Letters

Letters 07-25-2016

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Families Need Representation When one party dominates the Michigan administration and legislature, half of Michigan families are not represented on the important issues that face our state. When a policy affects the non-voting K-12 students, they too are left out, especially when it comes to graduation requirements...

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Make Cherryland Respect Renewable Cherryland Electric is about to change their net metering policy. In a nutshell, they want to buy the electricity from those of us who produce clean renewable electric at a rate far below the rate they buy electricity from other sources. They believe very few people have an interest in renewable energy...

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Home · Articles · News · Features · Grass River
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Grass River

Mike Terrell - June 13th, 2011
Natural trails, wildlife, waterfowl and lots of swamp, marshland and bogs to explore, and if you’re a kid, what’s not to like?  Dirt & mud are natural attractions. 
That pretty much describes what you will find at Antrim County’s Grass River Natural Area (GRNA).  The good news is that with lots of boardwalks to keep your socks dry and shoes clean, parents won’t have to worry about kids knee-deep in black ooze.  Kids love the boardwalks and so will their parents for keeping them dry while exploring this fascinating area.
The Natural Area borders the 2.5-mile Grass River, part of Antrim County’s Chain ‘O Lakes’ 50-some mile waterway.  It protects over 1,300 acres, 6 miles of shoreline and features 7.5 miles of trails winding through upland forests and boardwalks snaking through floating sedges.  

INTRIGUING AREA
The crystal clear waterway flows through a wetland area made up of extensive floating sedge mats and marshy bogs; home to hundreds of species of plants and animals.  The area is so intriguing that when developers proposed filling wetlands in the 1960s it prompted fundraising efforts among county residents to purchase the land, and it was dedicated as a natural area in 1976.
Today the GRNA is one of Michigan’s premier nature preserves attracting annually over 30,000 visitors.  The focus of the organization is protecting the watershed, education and providing access to the environment for families with opportunities to learn and explore, according to office manager Tina Schrader.
“We are all about education.  We have over 80 classes scheduled throughout the summer,” she said.  “Topics are varied such as animal tracking, spring wildflower identification, summer bird-watching and fall mushroom hunting just to name a few. Naturalists are available weekends May through October from 9 a.m. to 5 p.m. and weekdays June through August from 10 a.m. to 4 p.m.”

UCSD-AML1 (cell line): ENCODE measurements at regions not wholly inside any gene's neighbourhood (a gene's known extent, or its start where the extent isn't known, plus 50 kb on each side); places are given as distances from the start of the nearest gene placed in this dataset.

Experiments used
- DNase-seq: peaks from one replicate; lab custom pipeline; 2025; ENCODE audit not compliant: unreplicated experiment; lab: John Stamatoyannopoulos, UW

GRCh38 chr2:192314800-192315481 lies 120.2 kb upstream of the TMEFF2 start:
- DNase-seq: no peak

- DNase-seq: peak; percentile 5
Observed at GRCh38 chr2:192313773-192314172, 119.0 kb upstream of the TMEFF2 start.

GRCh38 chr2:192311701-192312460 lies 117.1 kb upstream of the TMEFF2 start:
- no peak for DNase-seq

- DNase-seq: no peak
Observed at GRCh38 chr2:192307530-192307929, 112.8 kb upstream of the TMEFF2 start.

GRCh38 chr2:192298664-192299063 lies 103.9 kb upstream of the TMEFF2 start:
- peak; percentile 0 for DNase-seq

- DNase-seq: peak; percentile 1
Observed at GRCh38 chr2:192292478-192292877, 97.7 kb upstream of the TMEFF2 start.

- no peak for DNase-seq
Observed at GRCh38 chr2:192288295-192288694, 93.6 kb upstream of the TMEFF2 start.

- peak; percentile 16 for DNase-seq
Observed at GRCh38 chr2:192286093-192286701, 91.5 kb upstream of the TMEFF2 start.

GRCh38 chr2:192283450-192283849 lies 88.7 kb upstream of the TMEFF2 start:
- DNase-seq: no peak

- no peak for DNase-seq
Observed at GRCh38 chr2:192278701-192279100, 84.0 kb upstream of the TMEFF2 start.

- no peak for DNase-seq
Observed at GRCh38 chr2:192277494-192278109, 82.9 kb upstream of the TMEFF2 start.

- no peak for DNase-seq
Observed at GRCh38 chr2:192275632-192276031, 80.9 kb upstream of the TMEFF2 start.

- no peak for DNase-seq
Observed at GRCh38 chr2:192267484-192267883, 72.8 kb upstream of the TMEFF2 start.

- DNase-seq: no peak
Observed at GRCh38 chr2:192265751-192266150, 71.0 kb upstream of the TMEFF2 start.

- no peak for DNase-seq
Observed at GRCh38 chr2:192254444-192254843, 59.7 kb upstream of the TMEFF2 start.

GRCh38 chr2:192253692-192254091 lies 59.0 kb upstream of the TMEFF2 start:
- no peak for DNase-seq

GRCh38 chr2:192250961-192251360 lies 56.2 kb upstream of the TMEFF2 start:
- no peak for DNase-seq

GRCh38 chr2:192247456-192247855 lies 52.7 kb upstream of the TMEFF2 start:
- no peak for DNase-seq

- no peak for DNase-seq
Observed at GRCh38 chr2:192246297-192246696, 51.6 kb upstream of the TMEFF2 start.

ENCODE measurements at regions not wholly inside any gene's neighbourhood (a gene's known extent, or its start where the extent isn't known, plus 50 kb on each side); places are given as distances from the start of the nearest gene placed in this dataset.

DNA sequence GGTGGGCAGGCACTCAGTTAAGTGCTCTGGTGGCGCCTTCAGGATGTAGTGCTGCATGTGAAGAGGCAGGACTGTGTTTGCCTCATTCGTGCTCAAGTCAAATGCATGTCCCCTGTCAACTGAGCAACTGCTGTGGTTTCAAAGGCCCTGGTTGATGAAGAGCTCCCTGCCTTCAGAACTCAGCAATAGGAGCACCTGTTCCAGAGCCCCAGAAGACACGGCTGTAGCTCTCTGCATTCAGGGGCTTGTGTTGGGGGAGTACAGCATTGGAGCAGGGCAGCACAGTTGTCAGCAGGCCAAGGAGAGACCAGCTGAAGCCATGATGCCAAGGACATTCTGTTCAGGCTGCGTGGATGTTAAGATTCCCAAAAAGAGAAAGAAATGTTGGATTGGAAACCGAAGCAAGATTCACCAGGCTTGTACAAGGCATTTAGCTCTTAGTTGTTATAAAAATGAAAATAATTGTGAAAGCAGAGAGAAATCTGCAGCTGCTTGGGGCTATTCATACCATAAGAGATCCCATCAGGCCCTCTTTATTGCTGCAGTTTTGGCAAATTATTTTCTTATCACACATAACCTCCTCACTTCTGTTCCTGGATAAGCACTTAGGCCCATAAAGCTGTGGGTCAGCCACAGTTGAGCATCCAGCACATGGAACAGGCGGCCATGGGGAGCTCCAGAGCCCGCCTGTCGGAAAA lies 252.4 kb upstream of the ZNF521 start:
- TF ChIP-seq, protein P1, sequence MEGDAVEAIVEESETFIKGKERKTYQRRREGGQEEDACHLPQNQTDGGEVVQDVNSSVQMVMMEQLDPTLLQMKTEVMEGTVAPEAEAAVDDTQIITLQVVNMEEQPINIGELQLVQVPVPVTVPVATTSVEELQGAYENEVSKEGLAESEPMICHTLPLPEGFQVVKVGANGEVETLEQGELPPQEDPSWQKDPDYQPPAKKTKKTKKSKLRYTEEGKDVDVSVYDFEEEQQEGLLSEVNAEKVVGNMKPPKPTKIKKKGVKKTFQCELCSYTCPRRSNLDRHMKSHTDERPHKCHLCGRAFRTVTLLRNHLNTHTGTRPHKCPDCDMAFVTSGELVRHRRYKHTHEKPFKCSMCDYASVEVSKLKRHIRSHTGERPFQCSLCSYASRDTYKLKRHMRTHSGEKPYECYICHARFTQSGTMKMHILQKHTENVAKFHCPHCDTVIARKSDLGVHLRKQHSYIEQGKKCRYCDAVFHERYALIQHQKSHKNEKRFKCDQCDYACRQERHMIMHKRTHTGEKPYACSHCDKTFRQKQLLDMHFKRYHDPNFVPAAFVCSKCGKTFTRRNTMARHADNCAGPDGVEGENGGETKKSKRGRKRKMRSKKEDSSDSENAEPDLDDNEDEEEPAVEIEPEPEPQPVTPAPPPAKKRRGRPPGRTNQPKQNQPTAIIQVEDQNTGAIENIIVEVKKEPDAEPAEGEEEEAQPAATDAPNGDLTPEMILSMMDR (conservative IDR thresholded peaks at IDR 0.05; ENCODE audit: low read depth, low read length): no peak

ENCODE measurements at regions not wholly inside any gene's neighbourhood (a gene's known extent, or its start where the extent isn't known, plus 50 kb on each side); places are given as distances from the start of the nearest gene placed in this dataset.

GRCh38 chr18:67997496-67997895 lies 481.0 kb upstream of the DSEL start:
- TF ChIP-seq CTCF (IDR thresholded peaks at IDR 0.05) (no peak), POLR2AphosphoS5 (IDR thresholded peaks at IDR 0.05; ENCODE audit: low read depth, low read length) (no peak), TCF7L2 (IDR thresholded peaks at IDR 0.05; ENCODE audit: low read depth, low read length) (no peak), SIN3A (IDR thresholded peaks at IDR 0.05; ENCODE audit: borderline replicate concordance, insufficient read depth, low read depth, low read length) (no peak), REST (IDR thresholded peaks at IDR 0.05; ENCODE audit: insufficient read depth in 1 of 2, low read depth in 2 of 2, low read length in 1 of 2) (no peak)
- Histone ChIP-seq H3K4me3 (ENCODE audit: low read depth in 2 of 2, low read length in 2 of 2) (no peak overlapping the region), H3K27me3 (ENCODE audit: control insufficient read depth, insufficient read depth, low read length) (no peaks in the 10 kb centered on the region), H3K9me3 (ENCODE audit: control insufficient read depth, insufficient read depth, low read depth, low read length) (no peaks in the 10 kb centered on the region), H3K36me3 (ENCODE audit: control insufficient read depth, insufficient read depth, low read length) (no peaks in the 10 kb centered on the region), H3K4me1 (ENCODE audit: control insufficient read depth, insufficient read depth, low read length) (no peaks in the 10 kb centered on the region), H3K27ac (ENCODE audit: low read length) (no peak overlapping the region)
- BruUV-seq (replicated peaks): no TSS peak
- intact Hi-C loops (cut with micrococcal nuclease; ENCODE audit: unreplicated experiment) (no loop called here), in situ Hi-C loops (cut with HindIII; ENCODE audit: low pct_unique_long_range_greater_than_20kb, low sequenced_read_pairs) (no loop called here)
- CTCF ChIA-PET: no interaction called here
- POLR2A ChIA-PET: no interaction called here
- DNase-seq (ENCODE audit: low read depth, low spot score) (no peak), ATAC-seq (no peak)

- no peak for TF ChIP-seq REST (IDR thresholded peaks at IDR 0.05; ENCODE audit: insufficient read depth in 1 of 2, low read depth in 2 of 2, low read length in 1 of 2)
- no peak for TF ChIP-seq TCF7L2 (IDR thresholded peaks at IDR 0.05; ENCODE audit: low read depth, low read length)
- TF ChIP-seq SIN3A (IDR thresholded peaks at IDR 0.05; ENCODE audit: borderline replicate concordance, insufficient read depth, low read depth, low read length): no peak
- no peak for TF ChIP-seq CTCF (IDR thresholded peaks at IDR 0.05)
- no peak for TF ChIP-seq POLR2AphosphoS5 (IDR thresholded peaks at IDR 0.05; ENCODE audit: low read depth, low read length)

There is a cost for the classes and advance registration is required.  You can log onto http://grassriver.org/index.php for more information on all the offerings and to sign up for classes.
The area is open seven days a week dawn to dusk to enjoy a hike on their well laid-out trail system.  When you pull into the parking lot, a large map directs where to go.  It details the trails and segment lengths. 

THE TRAILS
The southernmost trail, Algonquin, leads out by the highway and barn that you pass when first entering the preserve off CR-618.  The Bluebird Trail connects to the eastern portion of the rail-trail.  Follow the Chippewa and Nippising Trails to reach the rail-trail.  
The Woodland Wildfire Trail, at a little over two miles, is the longest trail in the natural area.  It begins on the west side of the entrance road to the parking lot.  You cross Finch Creek three times on bridges, trek through wetlands and upland forests on the way out to the old railroad grade before returning.  It’s one of the most interesting nature loops at Grass River.
The Sedge-Meadow Trail and other boardwalk trails begin just behind the cabin/interpretive center.  Plants have been identified and numbered posts correspond with a trail guide for easy identification.  There are even some bug-eating pitcher plants, which will excite the kids.  The trail leads out to viewing platforms along the river, which you can dock at to access the Natural Area’s trail system from the river.
I’ve kayaked over from a public put-in at the end of a short paved road off M-88 just after it crosses Shanty Creek.  It’s about where the Grass River starts flowing south from Lake Bellaire.  There’s no sign, dock or much parking space.  Perhaps residents along the short road want to keep it downplayed.  The river current is slow so no problem paddling back upstream.  It’s about a three-mile paddle round trip.     

WILDLIFE TOO
You can often spot marsh hawks, ospreys and bald eagles circling the large marsh.  Some of the wildlife you might spot from the low observation tower includes river otters, mink, and white-tailed deer.  Elusive bobcat, although you probably won’t see one, also live in the area.  Dawn and dusk are the best times to visit for wildlife viewing. 
There’s also a trail called Perception Pathway for the visually impaired that is wheelchair and stroller accessible. 
Along the lines of education, all of the trails have information signs placed strategically along the pathway explaining what flora and fauna you are viewing and how it fits into the environment.  Sometimes it’s a history lesson on how the land has developed since the last glaciers moved through here 10,000-some-years-ago shaping the land as we see it today.
It’s an area I never get tired of visiting, and it’s visually stunning all times of the year; always interesting.
 
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